It’s always tragic when the world loses a musical genius. Even leaving behind a massive body of work isn’t enough to ease the sorrow. For one, it’s hard knowing that a bright light has been extinguished. On the other hand, knowing that their legacy was cut short is hard to take. Over the years, we’ve lost so many legendary musicians. Mourning reverberates through their fanbases each time one passes on. However, April 21, 2016, was an especially sad day. On that day, the world lost two legendary musicians and innovators. Both Prince and Lonnie Mack crossed over to the other side.
Today marks five years since these groundbreaking guitarists passed away. So, we’re going to look back on both of their careers briefly. It’s important to know what we lost. So, with that in mind, we’ll look at what made both Prince and Lonnie Mack so important and influential.
Prince – Guitar Virtuoso and Habitual Boundary-Pusher
Prince was a little bit of everything. He was a songwriter and musician first and foremost. He took the title “multi-instrumentalist” to a whole new level. In fact, he could perform at a professional level with just about every instrument he picked up. Several of his recordings feature him on vocals as well as all of the instruments, according to Britannica.
Prince wasn’t just an expert musician and composer, though. He was an innovator. He is credited with pioneering the Minneapolis Sound. This subgenre of funk rock blended synth-pop and new wave with the existing funky yet driving arrangements. Artists like Morris Day and The Time, Shelia E., and Vanity 6 helped to boost the popularity of the sound. Through The High Priest of Pop and his adherents, the Minneapolis Sound dominated much of the 80s.
Prince was one of the first Black artists to be featured on MTV. His hit song “Little Red Corvette,” put him on the platform in 1983. The next year, he released his biggest album Purple Rain. That album and the Oscar-winning film of the same name made him one of the biggest stars of the decade.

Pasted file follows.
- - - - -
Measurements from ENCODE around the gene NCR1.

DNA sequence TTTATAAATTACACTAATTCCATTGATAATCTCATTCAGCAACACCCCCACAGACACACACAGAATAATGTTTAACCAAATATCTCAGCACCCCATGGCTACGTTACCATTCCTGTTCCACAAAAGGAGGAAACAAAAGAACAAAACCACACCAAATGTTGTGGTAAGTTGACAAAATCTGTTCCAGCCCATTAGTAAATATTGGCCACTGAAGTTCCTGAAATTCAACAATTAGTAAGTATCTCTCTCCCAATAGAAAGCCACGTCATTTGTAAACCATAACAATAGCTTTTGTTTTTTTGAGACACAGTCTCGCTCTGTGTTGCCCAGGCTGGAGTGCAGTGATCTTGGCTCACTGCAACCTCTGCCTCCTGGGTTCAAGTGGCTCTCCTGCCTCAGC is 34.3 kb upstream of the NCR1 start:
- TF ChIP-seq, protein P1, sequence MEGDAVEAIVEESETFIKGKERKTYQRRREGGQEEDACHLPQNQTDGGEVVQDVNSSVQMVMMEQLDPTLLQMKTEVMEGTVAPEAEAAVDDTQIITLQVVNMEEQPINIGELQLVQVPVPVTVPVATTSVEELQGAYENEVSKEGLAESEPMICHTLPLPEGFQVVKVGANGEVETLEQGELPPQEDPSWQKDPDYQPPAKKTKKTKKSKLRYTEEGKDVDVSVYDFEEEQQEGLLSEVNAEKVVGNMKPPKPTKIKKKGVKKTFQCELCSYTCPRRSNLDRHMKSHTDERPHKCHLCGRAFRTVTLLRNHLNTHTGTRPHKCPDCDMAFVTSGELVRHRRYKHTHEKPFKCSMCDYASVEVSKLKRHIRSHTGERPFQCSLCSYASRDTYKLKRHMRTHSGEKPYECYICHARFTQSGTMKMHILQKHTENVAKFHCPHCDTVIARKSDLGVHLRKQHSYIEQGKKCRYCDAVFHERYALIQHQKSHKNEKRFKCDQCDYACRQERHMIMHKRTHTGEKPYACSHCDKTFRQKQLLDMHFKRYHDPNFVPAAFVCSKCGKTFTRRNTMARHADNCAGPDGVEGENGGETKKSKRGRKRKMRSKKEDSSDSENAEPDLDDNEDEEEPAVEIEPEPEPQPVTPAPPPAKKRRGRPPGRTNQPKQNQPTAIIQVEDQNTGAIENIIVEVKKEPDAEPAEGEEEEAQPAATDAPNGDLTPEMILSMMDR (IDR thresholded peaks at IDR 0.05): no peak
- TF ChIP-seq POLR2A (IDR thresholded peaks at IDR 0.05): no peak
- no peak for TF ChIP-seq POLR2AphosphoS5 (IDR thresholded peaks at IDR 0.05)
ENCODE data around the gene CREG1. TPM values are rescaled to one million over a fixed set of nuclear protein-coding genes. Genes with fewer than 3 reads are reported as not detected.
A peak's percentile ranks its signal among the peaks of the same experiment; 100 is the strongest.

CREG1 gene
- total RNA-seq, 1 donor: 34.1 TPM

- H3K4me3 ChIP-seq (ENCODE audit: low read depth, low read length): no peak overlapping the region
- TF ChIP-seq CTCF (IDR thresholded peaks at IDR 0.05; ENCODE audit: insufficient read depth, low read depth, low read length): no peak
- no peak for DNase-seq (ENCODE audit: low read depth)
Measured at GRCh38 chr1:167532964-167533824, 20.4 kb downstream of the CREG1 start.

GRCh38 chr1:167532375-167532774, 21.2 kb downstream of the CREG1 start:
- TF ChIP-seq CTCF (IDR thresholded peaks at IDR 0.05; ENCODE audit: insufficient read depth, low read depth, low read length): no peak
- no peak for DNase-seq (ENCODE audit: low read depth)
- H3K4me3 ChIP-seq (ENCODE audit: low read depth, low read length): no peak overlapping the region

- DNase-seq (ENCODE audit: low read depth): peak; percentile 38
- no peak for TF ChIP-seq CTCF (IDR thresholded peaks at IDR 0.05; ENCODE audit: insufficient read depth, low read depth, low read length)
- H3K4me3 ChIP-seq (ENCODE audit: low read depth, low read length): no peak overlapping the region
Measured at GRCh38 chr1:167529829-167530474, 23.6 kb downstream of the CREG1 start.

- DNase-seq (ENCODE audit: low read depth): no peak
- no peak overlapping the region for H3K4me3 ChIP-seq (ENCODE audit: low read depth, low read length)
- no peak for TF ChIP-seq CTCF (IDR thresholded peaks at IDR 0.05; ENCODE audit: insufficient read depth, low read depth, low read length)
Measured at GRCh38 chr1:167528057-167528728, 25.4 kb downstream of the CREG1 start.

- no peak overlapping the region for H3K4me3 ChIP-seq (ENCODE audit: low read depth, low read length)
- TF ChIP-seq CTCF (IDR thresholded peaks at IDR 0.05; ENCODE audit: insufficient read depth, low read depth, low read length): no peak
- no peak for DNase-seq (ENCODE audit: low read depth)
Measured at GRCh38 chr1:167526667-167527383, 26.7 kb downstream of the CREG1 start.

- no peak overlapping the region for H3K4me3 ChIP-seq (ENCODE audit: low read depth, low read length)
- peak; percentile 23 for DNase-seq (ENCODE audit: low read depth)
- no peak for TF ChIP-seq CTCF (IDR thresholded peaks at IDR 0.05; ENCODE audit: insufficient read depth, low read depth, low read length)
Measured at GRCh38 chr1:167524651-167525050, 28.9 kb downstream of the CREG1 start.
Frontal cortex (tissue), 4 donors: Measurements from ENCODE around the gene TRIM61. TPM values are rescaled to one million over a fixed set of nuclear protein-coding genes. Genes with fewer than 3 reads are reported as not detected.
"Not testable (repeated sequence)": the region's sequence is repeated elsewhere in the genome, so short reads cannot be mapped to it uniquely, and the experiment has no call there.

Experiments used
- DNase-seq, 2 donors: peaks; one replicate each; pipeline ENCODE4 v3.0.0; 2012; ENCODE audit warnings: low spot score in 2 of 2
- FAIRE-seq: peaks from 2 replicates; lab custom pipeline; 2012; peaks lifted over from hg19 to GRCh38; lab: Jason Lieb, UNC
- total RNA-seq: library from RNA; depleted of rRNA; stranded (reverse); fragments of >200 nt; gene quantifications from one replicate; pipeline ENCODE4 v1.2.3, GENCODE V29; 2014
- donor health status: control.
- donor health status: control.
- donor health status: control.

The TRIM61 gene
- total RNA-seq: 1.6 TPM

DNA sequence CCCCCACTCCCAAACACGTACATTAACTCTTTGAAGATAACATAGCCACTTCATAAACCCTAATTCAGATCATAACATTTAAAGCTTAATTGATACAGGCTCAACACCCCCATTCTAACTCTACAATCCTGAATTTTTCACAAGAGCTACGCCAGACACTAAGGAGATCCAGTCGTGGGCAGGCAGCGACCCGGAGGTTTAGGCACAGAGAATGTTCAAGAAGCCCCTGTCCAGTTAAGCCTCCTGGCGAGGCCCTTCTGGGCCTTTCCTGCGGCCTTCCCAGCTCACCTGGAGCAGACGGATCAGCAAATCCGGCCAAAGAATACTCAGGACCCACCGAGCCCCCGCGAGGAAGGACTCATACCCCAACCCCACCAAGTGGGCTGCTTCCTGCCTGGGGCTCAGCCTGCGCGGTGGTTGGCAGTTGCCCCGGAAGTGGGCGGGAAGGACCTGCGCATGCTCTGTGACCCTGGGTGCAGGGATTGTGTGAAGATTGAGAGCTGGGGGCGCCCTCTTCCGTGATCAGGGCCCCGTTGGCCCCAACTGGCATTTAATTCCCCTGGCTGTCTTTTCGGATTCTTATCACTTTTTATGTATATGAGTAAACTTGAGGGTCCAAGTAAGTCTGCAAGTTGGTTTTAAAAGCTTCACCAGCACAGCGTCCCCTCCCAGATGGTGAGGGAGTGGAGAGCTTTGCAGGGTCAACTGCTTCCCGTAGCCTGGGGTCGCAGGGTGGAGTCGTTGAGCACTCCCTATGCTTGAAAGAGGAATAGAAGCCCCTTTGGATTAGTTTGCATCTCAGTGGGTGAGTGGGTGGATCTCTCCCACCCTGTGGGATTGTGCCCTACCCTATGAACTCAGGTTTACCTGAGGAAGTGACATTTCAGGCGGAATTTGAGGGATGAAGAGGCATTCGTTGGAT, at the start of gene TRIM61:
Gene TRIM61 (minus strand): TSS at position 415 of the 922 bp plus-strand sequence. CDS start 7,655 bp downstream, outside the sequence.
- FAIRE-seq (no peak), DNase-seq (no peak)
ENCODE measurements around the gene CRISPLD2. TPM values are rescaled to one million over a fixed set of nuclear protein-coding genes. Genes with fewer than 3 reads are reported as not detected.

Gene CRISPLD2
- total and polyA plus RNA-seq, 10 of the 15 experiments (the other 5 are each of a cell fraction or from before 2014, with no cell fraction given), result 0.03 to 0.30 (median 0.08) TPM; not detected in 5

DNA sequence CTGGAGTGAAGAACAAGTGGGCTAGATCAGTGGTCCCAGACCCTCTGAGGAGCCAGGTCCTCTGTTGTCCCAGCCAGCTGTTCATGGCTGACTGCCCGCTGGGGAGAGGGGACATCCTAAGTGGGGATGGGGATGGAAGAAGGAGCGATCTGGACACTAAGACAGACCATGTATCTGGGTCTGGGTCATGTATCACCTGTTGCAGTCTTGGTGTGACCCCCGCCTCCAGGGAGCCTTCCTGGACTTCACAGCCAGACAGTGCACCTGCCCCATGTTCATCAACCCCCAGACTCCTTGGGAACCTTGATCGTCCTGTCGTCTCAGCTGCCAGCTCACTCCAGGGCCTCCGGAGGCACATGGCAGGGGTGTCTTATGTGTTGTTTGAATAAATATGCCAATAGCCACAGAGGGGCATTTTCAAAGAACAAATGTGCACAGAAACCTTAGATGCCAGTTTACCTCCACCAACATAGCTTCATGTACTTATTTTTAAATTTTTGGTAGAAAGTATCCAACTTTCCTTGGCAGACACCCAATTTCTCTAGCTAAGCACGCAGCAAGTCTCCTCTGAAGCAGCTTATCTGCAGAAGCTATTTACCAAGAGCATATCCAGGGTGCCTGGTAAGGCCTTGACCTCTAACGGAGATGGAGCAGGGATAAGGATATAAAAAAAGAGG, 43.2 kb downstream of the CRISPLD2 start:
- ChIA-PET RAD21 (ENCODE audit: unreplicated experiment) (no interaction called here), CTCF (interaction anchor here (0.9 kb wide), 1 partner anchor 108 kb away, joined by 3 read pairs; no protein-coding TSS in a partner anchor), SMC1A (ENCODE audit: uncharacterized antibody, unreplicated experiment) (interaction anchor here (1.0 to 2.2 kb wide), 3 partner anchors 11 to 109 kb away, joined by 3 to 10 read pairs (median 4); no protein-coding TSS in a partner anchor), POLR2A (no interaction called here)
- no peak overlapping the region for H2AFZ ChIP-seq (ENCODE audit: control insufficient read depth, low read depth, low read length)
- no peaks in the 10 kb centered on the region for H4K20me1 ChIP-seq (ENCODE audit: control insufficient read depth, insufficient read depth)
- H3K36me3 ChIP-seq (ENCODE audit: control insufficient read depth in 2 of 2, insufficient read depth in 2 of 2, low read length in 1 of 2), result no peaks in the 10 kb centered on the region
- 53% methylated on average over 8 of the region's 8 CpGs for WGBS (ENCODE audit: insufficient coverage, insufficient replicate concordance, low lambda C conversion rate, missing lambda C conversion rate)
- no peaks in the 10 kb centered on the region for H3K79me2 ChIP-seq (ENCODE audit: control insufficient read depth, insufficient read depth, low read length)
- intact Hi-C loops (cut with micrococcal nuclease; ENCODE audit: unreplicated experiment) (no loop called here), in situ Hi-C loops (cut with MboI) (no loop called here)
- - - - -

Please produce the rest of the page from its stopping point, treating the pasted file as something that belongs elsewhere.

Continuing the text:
Prince was a member of the Rock and Roll Hall of Fame, The Rhythm and Blues Hall of Fame, and the UK Music Hall of Fame. Over the course of his career, he won several awards including several Grammy Awards, the Grammy President’s Merit Award, an Oscar, a Golden Globe, and the Billboard Icon Award.
Prince died of an accidental fentanyl overdose in his home at the age of 57.
But First, There Was Lonnie Mack
Prince was an innovator and a titan of eighties pop music. Lonnie Mack, on the other hand, was a blues-rock originator. His fast, aggressive, and melodic playing paved the way for guitar legends like Stevie Ray Vaughn. In fact, Vaughn idolized Mack and especially loved his early recordings, according to AllMusic.
Lonnie Mack hit the scene in the early sixties with an album called The Wham of that Memphis Man. That album cemented him as a rock guitar innovator. Just take a listen to the track “Wham!” from that album. Nobody played like that before Mack. He influenced generations of guitarists.
You can hear Lonnie Mack’s influence all over blues-rock and Southern rock guitar work. Think back to just about any southern rock classic. Then, listen to Lonnie Mack’s first platter. The influence is evident.
Lonnie Mack’s rise to superstardom was stunted by the British Invasion of the sixties. However, he kept playing off and on through the next decade. He released several records in the sixties and seventies that didn’t do much for him. Then, in 1985, he made a solid blues-rock comeback with Strike Like Lightning. That album was produced by and featured guest guitar work from Stevie Ray Vaughn.
In 1990, Mack released Ronnie Mack Live! Attack of the Killer V. Then, he retired from recording. However, he still played small venues from time to time. In his later years, he was known to make surprise appearances in small bars and roadhouses. There, he would borrow a guitar from the house band, tear down the stage for an hour or so, and leave.
Lonnie Mack died of natural causes at the age of 74 in a hospital near his rural Tennessee home.
An Outsider’s Take
Wes Blakenship gives his thoughts on the passing of these two legends.
Take a listen: